Breakdown of what MPs can claim


You requested further information on the rules regulating MPs’ business costs and expenses, alongside the arrangements in place for MPs’ pay and pensions.


IPSA holds some of the information that you request.

The Independent Parliamentary Standards Authority (IPSA) is the body created by Parliament under the Parliamentary Standards Act 2009 to independently oversee and regulate MPs’ expenses.  IPSA has two main roles: regulating the business costs and expenses system and administering and paying MPs’ expenses, pay and pensions.

The rules regulating MPs’ expenses are established in the MPs’ Scheme of Business Costs and Expenses (the ‘Scheme’). Members of Parliament are permitted, under the Scheme, to claim for expenses legitimately incurred whilst carrying out their parliamentary duties. 

Please find attached a copy of the latest Scheme, the fifth edition, which we hope provides you with all the information you are seeking.  Previous editions of the Scheme are available online on our website.

Turning to your specific point about “free meals within Westminster”, IPSA does not hold any information relating to meals available in the Palace of Westminster.  Further, in response to your enquiry about “travel allowances”, Chapter 9 of the Scheme deals with travel and subsistence expenditure incurred by MPs.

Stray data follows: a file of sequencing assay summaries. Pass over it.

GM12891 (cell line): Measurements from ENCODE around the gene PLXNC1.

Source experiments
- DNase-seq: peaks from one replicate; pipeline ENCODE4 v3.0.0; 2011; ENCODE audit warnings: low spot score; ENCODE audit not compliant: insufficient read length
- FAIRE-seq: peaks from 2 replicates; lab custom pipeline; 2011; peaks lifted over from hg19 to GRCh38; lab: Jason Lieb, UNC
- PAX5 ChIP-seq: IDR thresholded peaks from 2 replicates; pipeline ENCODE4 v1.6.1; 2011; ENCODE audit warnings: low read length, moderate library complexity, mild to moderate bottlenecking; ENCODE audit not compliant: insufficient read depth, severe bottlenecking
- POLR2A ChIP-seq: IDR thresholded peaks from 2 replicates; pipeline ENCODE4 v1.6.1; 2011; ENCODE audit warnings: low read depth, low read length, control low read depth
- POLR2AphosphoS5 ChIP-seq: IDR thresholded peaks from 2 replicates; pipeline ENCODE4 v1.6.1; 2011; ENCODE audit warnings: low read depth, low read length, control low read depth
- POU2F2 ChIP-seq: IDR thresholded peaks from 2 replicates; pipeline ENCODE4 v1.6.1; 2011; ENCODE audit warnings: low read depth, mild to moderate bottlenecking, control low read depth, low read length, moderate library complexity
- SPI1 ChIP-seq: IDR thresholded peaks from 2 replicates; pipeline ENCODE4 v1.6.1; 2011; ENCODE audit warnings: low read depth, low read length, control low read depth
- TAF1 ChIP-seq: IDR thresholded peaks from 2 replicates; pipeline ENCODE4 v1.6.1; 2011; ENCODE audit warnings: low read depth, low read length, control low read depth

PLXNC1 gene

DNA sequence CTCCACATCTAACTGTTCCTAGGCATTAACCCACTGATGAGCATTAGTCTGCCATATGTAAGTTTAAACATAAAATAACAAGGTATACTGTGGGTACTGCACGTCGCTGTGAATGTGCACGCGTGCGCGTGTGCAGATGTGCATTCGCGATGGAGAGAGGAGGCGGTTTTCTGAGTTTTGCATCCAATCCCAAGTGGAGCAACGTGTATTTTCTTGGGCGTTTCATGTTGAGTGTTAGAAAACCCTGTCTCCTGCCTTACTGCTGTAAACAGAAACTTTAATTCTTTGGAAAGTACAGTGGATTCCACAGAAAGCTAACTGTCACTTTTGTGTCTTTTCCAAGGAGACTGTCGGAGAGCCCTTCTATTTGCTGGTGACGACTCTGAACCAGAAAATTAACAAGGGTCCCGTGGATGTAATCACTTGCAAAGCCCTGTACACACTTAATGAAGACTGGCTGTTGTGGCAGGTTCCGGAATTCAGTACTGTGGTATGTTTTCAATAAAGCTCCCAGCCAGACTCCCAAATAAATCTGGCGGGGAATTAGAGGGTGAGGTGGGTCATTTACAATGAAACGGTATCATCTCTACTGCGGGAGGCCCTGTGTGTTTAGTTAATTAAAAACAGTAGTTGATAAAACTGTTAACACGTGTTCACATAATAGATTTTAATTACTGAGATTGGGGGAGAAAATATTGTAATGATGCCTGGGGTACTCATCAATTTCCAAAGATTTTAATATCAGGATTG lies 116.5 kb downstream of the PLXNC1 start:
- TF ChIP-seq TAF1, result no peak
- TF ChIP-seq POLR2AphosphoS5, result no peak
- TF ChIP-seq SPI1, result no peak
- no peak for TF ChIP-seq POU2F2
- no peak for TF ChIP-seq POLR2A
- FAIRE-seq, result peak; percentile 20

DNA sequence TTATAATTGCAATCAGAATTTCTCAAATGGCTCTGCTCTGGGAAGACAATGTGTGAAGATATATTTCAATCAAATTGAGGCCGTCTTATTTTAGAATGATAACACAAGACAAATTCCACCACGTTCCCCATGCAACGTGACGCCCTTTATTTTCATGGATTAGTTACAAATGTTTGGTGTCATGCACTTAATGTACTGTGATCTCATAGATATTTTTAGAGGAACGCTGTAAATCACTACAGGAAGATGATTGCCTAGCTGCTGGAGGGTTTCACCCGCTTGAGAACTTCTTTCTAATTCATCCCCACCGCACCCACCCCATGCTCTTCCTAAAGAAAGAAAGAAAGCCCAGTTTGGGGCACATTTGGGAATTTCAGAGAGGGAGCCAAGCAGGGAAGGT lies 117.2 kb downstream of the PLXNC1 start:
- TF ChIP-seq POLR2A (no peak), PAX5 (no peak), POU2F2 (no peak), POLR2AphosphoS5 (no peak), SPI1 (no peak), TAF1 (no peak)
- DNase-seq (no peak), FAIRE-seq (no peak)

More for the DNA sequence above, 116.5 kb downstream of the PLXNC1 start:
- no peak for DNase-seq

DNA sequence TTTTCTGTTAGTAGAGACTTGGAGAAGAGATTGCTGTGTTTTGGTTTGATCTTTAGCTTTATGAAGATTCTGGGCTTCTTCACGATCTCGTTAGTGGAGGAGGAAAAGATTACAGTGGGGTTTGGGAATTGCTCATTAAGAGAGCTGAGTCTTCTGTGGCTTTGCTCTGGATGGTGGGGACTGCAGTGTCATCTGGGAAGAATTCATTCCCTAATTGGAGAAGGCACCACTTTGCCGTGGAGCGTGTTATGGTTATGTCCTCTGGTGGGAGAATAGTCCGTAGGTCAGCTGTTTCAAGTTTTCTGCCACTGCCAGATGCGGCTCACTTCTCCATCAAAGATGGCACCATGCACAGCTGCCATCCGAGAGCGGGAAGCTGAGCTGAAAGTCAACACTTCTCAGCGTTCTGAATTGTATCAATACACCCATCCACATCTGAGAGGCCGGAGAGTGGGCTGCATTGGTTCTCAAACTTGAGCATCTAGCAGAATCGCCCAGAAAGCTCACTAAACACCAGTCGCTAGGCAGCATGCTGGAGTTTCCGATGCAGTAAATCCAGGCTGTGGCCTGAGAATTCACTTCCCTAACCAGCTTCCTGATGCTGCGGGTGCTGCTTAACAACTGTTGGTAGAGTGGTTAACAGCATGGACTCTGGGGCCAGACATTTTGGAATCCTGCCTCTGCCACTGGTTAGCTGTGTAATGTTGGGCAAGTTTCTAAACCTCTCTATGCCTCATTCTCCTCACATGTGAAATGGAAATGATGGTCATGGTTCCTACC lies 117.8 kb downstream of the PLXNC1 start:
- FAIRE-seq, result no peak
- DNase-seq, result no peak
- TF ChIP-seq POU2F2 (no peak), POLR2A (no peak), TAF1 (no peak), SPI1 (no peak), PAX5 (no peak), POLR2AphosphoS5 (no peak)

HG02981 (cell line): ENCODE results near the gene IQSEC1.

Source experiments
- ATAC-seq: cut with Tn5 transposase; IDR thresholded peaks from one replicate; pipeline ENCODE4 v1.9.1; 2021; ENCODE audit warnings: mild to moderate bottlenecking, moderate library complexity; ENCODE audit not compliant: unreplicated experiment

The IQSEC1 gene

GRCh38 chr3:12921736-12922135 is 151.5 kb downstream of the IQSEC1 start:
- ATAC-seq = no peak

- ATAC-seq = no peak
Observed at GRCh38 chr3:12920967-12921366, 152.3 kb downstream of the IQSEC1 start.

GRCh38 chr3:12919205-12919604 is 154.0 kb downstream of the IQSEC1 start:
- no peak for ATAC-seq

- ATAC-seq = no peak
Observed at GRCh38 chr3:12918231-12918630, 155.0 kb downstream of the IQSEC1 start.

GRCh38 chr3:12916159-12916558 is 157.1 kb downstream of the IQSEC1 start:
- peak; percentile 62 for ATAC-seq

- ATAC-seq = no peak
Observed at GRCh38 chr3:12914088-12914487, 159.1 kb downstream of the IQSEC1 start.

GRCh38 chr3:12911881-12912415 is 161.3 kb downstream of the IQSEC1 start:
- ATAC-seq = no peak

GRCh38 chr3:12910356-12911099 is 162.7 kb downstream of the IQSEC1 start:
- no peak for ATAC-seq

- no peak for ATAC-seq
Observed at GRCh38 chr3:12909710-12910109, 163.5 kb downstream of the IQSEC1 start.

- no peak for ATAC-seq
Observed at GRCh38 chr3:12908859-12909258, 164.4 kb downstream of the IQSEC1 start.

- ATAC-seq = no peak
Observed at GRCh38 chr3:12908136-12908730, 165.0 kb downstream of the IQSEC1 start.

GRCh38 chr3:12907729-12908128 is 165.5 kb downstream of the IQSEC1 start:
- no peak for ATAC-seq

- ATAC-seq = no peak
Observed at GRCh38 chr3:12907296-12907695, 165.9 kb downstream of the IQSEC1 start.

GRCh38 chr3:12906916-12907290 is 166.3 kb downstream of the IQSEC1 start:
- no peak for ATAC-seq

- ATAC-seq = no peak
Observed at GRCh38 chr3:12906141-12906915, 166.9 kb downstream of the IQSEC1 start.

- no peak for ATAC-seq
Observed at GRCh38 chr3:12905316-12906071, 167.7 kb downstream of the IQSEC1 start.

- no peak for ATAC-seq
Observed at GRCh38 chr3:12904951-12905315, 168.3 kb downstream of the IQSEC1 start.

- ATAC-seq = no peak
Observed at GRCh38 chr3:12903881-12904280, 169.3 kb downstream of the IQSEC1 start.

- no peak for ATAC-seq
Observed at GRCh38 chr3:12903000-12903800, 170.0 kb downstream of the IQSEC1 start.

You may be interested to know that, as part of our functions, IPSA publishes all claims by MPs for business costs and expenses on our website every two months, three months in arrears.  You may view the published information via our publication website.

The next publication date is 14 November 2013, which covers those claims processed by IPSA during June and July 2013.  Claims subsequently processed by IPSA will follow in future publications.

With regards to your question on pay and pensions, the basic salary of a backbench MP is currently £66,396 per year.  Like most public service pensions, the current MPs’ scheme provides a pension based on final salary. However, unlike the majority of those schemes, it is a funded scheme, which means that the pensions are paid from a fund containing the invested contributions of the taxpayer and of MPs. The scheme provides a defined pension for life, once an MP reaches the age of 65, or older if they have not yet left the House of Commons.

You may be aware that IPSA is currently carrying out a public consultation on proposed changes to MPs’ pay and pensions, which runs until 20 October 2013.  Please also find attached a copy of the report containing the recommendations for consultation.

14 October 2013
Exemptions Applied: